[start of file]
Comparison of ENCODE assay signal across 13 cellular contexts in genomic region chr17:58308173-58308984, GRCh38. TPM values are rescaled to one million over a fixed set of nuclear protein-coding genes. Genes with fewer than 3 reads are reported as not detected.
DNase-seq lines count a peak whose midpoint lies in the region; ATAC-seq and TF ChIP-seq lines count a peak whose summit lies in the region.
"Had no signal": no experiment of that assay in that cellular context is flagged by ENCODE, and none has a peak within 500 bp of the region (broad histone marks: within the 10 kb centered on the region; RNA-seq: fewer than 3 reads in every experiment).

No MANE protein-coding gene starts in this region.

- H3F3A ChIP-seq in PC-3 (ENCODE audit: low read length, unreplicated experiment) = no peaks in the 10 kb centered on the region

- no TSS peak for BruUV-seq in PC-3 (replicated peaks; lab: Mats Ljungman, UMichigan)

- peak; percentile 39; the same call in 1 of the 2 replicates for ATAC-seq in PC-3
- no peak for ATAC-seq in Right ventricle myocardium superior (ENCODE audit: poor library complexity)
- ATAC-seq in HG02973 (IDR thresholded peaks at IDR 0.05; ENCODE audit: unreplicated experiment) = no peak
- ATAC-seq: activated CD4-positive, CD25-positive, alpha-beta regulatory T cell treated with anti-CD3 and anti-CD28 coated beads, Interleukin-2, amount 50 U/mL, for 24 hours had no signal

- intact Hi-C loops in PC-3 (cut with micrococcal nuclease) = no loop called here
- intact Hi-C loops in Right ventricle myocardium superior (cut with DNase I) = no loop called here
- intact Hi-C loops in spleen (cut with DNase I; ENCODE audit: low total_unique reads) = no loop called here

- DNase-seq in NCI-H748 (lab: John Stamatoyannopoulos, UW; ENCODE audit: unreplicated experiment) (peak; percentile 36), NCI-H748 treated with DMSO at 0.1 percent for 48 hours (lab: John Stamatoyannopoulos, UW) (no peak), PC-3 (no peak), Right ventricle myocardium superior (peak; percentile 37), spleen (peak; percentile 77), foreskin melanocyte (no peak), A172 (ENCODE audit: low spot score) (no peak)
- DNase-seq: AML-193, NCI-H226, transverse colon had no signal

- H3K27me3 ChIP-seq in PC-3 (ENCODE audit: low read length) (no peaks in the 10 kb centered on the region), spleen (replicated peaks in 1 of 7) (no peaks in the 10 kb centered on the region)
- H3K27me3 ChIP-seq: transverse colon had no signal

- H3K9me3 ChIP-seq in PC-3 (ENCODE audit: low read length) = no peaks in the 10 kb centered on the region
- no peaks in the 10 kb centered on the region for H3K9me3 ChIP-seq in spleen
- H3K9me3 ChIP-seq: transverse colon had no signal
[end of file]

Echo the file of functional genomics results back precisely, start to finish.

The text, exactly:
Comparison of ENCODE assay signal across 13 cellular contexts in genomic region chr17:58308173-58308984, GRCh38. TPM values are rescaled to one million over a fixed set of nuclear protein-coding genes. Genes with fewer than 3 reads are reported as not detected.
DNase-seq lines count a peak whose midpoint lies in the region; ATAC-seq and TF ChIP-seq lines count a peak whose summit lies in the region.
"Had no signal": no experiment of that assay in that cellular context is flagged by ENCODE, and none has a peak within 500 bp of the region (broad histone marks: within the 10 kb centered on the region; RNA-seq: fewer than 3 reads in every experiment).

No MANE protein-coding gene starts in this region.

- H3F3A ChIP-seq in PC-3 (ENCODE audit: low read length, unreplicated experiment) = no peaks in the 10 kb centered on the region

- no TSS peak for BruUV-seq in PC-3 (replicated peaks; lab: Mats Ljungman, UMichigan)

- peak; percentile 39; the same call in 1 of the 2 replicates for ATAC-seq in PC-3
- no peak for ATAC-seq in Right ventricle myocardium superior (ENCODE audit: poor library complexity)
- ATAC-seq in HG02973 (IDR thresholded peaks at IDR 0.05; ENCODE audit: unreplicated experiment) = no peak
- ATAC-seq: activated CD4-positive, CD25-positive, alpha-beta regulatory T cell treated with anti-CD3 and anti-CD28 coated beads, Interleukin-2, amount 50 U/mL, for 24 hours had no signal

- intact Hi-C loops in PC-3 (cut with micrococcal nuclease) = no loop called here
- intact Hi-C loops in Right ventricle myocardium superior (cut with DNase I) = no loop called here
- intact Hi-C loops in spleen (cut with DNase I; ENCODE audit: low total_unique reads) = no loop called here

- DNase-seq in NCI-H748 (lab: John Stamatoyannopoulos, UW; ENCODE audit: unreplicated experiment) (peak; percentile 36), NCI-H748 treated with DMSO at 0.1 percent for 48 hours (lab: John Stamatoyannopoulos, UW) (no peak), PC-3 (no peak), Right ventricle myocardium superior (peak; percentile 37), spleen (peak; percentile 77), foreskin melanocyte (no peak), A172 (ENCODE audit: low spot score) (no peak)
- DNase-seq: AML-193, NCI-H226, transverse colon had no signal

- H3K27me3 ChIP-seq in PC-3 (ENCODE audit: low read length) (no peaks in the 10 kb centered on the region), spleen (replicated peaks in 1 of 7) (no peaks in the 10 kb centered on the region)
- H3K27me3 ChIP-seq: transverse colon had no signal

- H3K9me3 ChIP-seq in PC-3 (ENCODE audit: low read length) = no peaks in the 10 kb centered on the region
- no peaks in the 10 kb centered on the region for H3K9me3 ChIP-seq in spleen
- H3K9me3 ChIP-seq: transverse colon had no signal